The U.S. stands apart from the rest of the world. American officials circle the globe lecturing other nations. Yet other governments rarely heed Washington. It doesn’t matter whether they are friends or foes. Other states act in their, not America’s, interest.

Perhaps the most famous recent “red line” set by Washington was against Syria’s apparent use of chemical weapons in the ongoing civil war. However, the president’s off-hand comment promising action never made sense, since America would have gained nothing by going to war.

North Korea Ignores “the World” Yet Again

Yet again North Korea has angered “the world.” Pyongyang violated another United Nations ban, launching a satellite into orbit. Washington is leading the campaign to sanction the North.

Announced UN Ambassador Samantha Power: “The accelerated development of North Korea’s nuclear and ballistic missile program poses a serious threat to international peace and security—to the peace and security not just of North Korea’s neighbors, but the peace and security of the entire world.”

The Democratic People’s Republic of Korea is a bad actor. No one should welcome further enhancements to the DPRK’s weapons arsenal.

Propose Peace Treaty as North Korea Plans Party Congress

North Korean dictator Kim Jong-un has scheduled North Korea’s first communist party congress in decades in May. The U.S. should encourage reform by proposing talks on drafting a peace treaty and normalizing relations.

Dealing with the Democratic People’s Republic of Korea has taken on an air of futility in Washington. The Obama administration refuses to talk with North Korea unless the latter first “takes irreversible steps toward denuclearization.” Yet expecting Pyongyang to yield its most important security assets in return for conversation ensures continued failure.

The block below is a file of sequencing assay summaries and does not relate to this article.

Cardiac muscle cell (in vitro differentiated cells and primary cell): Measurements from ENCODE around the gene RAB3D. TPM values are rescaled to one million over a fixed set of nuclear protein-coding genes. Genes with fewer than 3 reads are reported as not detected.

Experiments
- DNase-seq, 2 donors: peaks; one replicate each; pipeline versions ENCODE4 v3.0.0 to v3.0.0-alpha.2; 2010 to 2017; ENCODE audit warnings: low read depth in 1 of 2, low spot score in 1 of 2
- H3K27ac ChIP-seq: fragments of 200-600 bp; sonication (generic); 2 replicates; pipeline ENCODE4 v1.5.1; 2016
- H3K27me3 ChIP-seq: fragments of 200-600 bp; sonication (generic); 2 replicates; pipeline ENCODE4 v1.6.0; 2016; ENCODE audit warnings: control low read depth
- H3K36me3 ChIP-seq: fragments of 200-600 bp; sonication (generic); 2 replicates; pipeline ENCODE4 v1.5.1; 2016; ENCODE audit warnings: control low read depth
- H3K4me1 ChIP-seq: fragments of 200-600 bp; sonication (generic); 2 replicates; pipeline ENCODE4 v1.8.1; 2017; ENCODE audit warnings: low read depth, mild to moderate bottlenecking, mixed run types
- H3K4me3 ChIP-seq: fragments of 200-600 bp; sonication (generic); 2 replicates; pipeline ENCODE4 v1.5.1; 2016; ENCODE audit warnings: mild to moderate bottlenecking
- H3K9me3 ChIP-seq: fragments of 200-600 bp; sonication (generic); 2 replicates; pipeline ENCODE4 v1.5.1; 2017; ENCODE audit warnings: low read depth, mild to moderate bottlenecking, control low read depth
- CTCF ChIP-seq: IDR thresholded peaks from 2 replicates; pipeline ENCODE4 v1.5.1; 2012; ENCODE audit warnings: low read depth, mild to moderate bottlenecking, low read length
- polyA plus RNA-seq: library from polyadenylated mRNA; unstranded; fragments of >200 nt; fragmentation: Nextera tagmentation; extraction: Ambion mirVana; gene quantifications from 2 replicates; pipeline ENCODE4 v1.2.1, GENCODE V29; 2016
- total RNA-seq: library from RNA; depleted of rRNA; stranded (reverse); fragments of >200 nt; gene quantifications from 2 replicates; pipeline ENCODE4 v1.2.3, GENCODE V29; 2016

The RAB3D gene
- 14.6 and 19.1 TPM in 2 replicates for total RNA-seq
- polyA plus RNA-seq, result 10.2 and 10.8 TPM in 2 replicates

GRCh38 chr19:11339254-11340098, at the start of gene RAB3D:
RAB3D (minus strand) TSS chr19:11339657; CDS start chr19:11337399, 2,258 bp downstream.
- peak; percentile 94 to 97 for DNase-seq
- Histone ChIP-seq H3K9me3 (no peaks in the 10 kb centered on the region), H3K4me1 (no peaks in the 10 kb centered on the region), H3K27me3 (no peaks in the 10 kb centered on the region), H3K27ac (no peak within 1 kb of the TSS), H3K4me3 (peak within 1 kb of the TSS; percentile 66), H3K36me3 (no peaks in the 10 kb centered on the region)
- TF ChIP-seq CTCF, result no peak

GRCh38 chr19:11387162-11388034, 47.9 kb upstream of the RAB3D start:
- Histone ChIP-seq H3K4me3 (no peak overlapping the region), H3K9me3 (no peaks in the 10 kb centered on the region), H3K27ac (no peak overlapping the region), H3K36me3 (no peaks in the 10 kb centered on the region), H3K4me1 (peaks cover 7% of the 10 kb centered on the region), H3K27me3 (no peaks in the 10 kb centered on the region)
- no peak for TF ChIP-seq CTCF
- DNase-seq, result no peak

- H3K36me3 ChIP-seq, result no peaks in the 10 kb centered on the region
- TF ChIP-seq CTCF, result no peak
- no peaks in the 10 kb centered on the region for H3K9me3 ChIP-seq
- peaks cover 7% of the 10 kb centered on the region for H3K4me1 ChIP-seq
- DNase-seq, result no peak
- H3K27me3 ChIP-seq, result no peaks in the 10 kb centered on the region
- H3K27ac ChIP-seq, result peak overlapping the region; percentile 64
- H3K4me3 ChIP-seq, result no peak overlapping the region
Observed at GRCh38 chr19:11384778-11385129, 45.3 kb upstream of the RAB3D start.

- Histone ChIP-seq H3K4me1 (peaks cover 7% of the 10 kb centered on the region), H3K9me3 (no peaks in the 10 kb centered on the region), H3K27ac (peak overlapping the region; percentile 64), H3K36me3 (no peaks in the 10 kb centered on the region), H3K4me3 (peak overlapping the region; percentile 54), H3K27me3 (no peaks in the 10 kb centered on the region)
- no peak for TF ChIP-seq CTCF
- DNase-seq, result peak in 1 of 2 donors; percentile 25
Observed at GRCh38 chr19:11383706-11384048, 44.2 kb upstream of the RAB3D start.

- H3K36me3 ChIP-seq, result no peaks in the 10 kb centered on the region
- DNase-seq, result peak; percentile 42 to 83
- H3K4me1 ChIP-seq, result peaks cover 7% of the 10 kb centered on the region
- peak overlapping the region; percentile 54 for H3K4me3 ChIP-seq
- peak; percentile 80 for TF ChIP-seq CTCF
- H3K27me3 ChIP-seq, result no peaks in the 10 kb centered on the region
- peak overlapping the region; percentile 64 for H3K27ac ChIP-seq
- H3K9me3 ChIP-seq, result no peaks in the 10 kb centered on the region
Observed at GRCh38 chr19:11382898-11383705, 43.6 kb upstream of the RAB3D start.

The first party congress since 1980, when Kim’s grandfather, Kim Il-sung, ruled, portends significant policy changes. Kim Jong-un likely will formalize both consolidation of power and new economic initiatives.

The government has been pushing creation of a “knowledge economy.” Private enterprise is expanding. In this way, argued analyst Michael Bassett, Kim is “liberating” the DPRK.

A de facto property market has arisen in this once most tightly controlled society. Private financing has developed. North Korean and foreign banks are providing cash cards.

The number of official open-air private markets has more than doubled since 2010 to 406; another 1000 unofficial markets are thought to be operating. Eight of ten North Koreans have shopped at private markets.

Noted the Guardian, “Unlike most aspects of life in North Korea, one’s ability to shoot up through the company ranks is less contingent on background: even those with poor songbun, a caste system delineated by family background and political loyalty, can be a boss.”

As a result, a more prosperous, brightly dressed middle class has taken root. Jang Jin-sung, a psychological warfare officer who defected in 2004, wrote: “The key to change lies outside the sway of the regime—in the flourishing underground economy.”

Of course, economic reforms so far are modest, and have not yielded a fully private economy. Moreover, such changes can go only so far in transforming North Korean society.

As I wrote for Forbes: “China demonstrates that autocracy can coexist with free enterprise. In this regard the North has very far to go. But the PRC also shows rising economic liberty to offer the best hope yet for positive evolution over time.”

There are no serious alternatives. War would have devastating consequences.

Enhanced sanctions are a panacea oft-proposed in the U.S. However, there’s no guarantee that increased hardship would cause Pyongyang to capitulate. Moreover, despite Beijing’s evident displeasure with its troublesome neighbor, China remains unwilling to cut its economic lifeline to the North.

Nor would a North Korean implosion be pretty. Pyongyang could choose to strike out militarily. Collapse could send violence and refugees across the DPRK’s borders and loose nuclear materials even further. China might occupy the North and install a friendly regime.